Did you know that the Earth's magnetic field reverses itself periodically, so compasses that point North today will one day point to the South?
An artist's rendition of the Earth's magnetic field being affected by the Sun (click for image)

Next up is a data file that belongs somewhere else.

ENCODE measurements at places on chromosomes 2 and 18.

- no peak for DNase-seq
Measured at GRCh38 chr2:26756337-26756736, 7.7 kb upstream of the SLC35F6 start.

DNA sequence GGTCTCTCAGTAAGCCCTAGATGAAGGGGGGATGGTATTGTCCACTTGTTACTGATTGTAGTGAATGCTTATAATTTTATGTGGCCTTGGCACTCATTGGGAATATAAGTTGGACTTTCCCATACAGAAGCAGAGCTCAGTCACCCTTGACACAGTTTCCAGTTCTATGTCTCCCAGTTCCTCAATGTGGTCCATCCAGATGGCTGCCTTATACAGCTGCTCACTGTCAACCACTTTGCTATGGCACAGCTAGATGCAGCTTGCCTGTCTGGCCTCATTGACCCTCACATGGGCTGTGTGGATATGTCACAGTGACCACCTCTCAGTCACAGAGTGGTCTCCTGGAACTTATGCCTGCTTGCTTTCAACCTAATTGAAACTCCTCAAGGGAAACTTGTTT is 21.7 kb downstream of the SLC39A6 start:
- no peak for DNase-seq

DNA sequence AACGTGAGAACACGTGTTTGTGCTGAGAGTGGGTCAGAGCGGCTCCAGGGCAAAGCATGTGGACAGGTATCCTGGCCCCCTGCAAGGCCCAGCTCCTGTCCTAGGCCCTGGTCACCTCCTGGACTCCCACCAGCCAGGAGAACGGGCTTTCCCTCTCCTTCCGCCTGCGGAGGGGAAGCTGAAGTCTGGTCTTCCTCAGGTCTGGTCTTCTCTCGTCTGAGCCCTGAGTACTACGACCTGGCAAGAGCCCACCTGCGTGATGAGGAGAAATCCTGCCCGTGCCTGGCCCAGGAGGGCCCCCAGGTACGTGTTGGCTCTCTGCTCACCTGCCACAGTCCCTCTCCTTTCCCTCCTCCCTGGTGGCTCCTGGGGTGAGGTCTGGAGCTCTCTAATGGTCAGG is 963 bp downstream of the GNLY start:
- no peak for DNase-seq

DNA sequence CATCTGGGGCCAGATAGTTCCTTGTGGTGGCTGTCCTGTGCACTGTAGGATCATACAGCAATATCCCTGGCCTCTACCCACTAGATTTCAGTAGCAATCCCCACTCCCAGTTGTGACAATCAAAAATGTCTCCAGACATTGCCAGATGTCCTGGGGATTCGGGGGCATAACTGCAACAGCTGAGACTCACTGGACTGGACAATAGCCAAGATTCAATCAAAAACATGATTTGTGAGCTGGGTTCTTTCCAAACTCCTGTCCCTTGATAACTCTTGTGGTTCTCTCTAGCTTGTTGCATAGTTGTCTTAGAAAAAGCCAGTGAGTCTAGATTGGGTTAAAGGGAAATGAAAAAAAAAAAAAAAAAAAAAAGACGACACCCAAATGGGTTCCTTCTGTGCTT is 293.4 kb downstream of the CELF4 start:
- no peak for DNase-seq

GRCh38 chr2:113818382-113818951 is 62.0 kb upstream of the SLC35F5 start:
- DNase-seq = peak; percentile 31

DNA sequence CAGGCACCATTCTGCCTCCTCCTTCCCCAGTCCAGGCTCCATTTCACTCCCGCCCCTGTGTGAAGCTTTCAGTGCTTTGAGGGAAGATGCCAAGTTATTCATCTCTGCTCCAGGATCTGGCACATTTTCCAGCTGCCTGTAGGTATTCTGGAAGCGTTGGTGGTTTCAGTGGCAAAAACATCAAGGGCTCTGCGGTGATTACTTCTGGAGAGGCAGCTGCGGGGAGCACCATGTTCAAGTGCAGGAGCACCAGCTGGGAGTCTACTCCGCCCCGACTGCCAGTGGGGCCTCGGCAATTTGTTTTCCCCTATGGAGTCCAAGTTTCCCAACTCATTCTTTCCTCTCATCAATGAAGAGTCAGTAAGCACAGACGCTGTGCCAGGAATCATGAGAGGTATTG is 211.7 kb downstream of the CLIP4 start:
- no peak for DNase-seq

The Earth's magnetic poles are distinct from its spin poles which are more familiar to us from globes and other maps. A magnetized bit of iron, such as a compass needle, orients itself to point toward magnetic north, not true north. The north magnetic pole currently lies off the northern coast of Canada, but it is moving rapidly, at about 10 km/yr, toward Siberia. These changes may be indicative of am impending "pole flip" in which, roughly every 300,000 years, the Earth's magnetic field reverses itself. After a reverse, a compass needle would point south instead of north. By looking at how natural magnets like iron orient themselves in volcanic rocks that cooled at different times, we can determine when pole flips actually occurred. The last one was about 750,000 years ago, meaning that we are overdue for another. For more on Earth's shifting magnetic field click here.

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